In my case, I only vaguely understand that they have a million other albums. It's not the curse of our generation, although albums don't really exist anymore so maybe it is, but let's say it's just the curse of music: Everybody has a favorite Joni Mitchell album, and the other ones can only be so good. 4) It's entirely possible that you've heard about Sonic Youth in the same way that you've heard about Lightspeed Champion or Yo La Tengo or the idea of Weezer or Herb Alpert & The Tijuana Brass, which is to say you know they are awesome but haven't actually gone there. With Sonic Youth, I plead the I'm Not A Musician card to explain why I like the small amount that I like. It's not that I didn't or don't listen -- sternly, with all the focus of somebody attempting to care about NPR -- but that I just gave in. But "Wish Fulfillment" still makes me cry, with a complicated set of fragments all my own. So is that a small difference, or a large one?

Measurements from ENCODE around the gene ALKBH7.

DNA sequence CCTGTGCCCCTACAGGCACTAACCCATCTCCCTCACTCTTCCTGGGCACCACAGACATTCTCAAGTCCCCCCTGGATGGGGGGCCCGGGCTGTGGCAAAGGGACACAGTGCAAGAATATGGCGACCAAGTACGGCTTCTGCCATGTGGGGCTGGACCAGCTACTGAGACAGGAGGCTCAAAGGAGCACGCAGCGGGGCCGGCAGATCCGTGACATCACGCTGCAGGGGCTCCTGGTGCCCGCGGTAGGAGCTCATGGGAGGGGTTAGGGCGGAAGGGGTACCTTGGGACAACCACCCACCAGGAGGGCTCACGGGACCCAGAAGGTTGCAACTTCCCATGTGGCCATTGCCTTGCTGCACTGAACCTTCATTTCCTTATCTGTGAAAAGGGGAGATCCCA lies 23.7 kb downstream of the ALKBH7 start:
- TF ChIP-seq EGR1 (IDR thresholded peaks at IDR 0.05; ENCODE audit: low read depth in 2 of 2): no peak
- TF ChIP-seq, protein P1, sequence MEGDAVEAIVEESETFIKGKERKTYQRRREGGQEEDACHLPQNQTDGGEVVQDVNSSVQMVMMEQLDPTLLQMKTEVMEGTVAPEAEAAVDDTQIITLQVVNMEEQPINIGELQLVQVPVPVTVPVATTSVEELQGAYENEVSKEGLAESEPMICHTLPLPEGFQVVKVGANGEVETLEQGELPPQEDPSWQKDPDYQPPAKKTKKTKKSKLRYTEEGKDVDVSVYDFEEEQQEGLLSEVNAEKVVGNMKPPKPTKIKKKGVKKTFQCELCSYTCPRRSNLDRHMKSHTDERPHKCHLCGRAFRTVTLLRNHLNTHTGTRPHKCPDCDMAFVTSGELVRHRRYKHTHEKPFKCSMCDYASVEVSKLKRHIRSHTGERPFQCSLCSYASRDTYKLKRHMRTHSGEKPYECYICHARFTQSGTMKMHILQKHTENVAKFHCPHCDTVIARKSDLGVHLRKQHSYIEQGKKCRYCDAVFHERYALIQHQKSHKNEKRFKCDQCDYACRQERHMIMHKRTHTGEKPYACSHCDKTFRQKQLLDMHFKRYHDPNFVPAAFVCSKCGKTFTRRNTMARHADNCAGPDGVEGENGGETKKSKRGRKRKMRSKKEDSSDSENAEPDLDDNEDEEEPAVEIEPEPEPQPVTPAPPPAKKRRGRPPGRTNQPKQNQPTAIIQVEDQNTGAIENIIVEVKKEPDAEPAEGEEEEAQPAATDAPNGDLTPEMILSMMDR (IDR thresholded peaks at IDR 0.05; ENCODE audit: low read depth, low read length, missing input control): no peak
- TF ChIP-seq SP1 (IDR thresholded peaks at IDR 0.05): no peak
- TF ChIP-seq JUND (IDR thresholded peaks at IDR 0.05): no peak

*(There isn't one.)
Serena stands alone, in a room just off the main room because it is a loft in DUMBO that is very small because the Humphreys were once not that long ago totally poverty-stricken, which is what they deserve(d). (I got this awesome hatemail several months ago -- from a 1-L, of course -- lambasting me for my classist hatred of poor people after reading a few Season One recaps. I honestly didn't know how to respond. You either hate poor people like Vanessa and Dan, who live in $1500/mo. DUMBO lofts -- meaning you're a heartless pig with no sense of scale, like myself -- or you don't, in which case you'd probably best rush to their defense... And that of poor people everywhere. Then you just kick back and wait for the parade in your honor.) Chuck approaches, having been monitoring her situation from not-very-far for the entire episode, and makes sure she knows he's there before he speaks: "Hey. I've been looking for you. You okay?"